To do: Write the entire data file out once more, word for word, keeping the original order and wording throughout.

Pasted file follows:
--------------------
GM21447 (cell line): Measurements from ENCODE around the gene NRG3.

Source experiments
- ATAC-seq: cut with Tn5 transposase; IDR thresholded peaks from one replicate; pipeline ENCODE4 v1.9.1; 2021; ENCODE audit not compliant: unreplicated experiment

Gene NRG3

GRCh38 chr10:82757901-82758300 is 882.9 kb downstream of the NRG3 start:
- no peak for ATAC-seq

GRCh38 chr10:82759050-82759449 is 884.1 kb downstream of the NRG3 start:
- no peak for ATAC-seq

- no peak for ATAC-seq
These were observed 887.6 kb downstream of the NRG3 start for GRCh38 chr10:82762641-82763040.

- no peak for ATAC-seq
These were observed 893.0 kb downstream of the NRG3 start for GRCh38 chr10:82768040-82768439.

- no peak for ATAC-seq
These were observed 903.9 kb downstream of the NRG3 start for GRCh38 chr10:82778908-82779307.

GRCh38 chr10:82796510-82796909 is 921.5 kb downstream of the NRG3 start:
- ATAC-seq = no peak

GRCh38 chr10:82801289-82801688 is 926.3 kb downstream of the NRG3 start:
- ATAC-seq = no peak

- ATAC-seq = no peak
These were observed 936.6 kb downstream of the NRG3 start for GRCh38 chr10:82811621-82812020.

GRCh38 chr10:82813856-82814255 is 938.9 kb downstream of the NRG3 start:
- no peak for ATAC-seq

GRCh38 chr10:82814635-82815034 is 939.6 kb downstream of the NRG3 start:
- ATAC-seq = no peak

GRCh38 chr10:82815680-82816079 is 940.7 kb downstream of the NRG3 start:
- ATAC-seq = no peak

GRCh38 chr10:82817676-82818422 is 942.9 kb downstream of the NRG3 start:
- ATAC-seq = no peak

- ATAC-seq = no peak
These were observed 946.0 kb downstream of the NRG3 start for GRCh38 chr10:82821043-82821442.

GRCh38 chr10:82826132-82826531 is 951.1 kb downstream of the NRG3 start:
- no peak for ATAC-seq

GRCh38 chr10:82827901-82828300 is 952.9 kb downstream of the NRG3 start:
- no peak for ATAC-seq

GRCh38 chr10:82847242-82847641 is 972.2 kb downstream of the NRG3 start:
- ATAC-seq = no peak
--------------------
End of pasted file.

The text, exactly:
GM21447 (cell line): Measurements from ENCODE around the gene NRG3.

Source experiments
- ATAC-seq: cut with Tn5 transposase; IDR thresholded peaks from one replicate; pipeline ENCODE4 v1.9.1; 2021; ENCODE audit not compliant: unreplicated experiment

Gene NRG3

GRCh38 chr10:82757901-82758300 is 882.9 kb downstream of the NRG3 start:
- no peak for ATAC-seq

GRCh38 chr10:82759050-82759449 is 884.1 kb downstream of the NRG3 start:
- no peak for ATAC-seq

- no peak for ATAC-seq
These were observed 887.6 kb downstream of the NRG3 start for GRCh38 chr10:82762641-82763040.

- no peak for ATAC-seq
These were observed 893.0 kb downstream of the NRG3 start for GRCh38 chr10:82768040-82768439.

- no peak for ATAC-seq
These were observed 903.9 kb downstream of the NRG3 start for GRCh38 chr10:82778908-82779307.

GRCh38 chr10:82796510-82796909 is 921.5 kb downstream of the NRG3 start:
- ATAC-seq = no peak

GRCh38 chr10:82801289-82801688 is 926.3 kb downstream of the NRG3 start:
- ATAC-seq = no peak

- ATAC-seq = no peak
These were observed 936.6 kb downstream of the NRG3 start for GRCh38 chr10:82811621-82812020.

GRCh38 chr10:82813856-82814255 is 938.9 kb downstream of the NRG3 start:
- no peak for ATAC-seq

GRCh38 chr10:82814635-82815034 is 939.6 kb downstream of the NRG3 start:
- ATAC-seq = no peak

GRCh38 chr10:82815680-82816079 is 940.7 kb downstream of the NRG3 start:
- ATAC-seq = no peak

GRCh38 chr10:82817676-82818422 is 942.9 kb downstream of the NRG3 start:
- ATAC-seq = no peak

- ATAC-seq = no peak
These were observed 946.0 kb downstream of the NRG3 start for GRCh38 chr10:82821043-82821442.

GRCh38 chr10:82826132-82826531 is 951.1 kb downstream of the NRG3 start:
- no peak for ATAC-seq

GRCh38 chr10:82827901-82828300 is 952.9 kb downstream of the NRG3 start:
- no peak for ATAC-seq

GRCh38 chr10:82847242-82847641 is 972.2 kb downstream of the NRG3 start:
- ATAC-seq = no peak